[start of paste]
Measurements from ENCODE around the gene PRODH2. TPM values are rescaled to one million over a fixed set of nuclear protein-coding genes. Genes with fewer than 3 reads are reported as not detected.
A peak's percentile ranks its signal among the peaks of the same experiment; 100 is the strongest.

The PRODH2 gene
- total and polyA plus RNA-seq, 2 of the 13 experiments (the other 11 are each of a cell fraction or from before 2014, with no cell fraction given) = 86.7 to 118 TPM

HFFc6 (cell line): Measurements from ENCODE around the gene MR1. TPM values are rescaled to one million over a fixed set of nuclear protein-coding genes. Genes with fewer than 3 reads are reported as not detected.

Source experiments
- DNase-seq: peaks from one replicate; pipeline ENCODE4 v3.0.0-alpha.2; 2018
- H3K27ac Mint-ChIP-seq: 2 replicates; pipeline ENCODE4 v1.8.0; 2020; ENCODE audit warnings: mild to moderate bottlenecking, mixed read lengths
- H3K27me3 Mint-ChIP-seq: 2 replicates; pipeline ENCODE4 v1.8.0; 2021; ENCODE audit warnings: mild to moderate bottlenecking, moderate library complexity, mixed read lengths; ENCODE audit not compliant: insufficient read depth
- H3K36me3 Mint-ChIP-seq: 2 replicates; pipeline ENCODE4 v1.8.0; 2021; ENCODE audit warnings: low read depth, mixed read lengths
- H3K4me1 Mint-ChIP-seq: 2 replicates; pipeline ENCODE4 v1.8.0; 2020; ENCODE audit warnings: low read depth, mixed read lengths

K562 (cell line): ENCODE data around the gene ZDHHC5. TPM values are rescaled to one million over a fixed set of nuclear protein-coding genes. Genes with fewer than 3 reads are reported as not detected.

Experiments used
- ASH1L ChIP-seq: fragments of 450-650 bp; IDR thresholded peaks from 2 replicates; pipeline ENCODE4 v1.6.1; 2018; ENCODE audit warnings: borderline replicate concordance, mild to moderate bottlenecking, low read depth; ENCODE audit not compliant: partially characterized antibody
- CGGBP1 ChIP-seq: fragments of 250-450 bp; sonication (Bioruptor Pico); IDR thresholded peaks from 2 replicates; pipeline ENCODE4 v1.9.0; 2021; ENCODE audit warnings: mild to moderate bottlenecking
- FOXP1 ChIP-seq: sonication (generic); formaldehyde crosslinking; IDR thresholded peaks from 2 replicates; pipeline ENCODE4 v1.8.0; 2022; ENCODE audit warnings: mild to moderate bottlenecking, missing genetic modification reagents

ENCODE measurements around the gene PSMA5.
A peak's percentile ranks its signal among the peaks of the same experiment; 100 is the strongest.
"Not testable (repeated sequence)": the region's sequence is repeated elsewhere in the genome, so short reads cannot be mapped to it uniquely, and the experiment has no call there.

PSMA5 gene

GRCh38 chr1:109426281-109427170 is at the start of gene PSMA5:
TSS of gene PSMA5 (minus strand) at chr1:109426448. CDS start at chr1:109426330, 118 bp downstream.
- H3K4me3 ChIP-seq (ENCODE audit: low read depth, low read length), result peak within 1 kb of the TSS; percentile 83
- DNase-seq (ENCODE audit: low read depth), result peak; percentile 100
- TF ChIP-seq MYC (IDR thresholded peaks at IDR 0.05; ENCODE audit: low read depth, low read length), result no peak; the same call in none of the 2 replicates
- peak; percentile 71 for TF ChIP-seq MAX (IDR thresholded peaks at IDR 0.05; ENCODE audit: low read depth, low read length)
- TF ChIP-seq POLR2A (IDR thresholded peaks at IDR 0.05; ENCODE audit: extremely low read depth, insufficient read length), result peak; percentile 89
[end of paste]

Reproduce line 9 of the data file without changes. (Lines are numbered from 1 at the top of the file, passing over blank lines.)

- H3K27me3 Mint-ChIP-seq: 2 replicates; pipeline ENCODE4 v1.8.0; 2021; ENCODE audit warnings: mild to moderate bottlenecking, moderate library complexity, mixed read lengths; ENCODE audit not compliant: insufficient read depth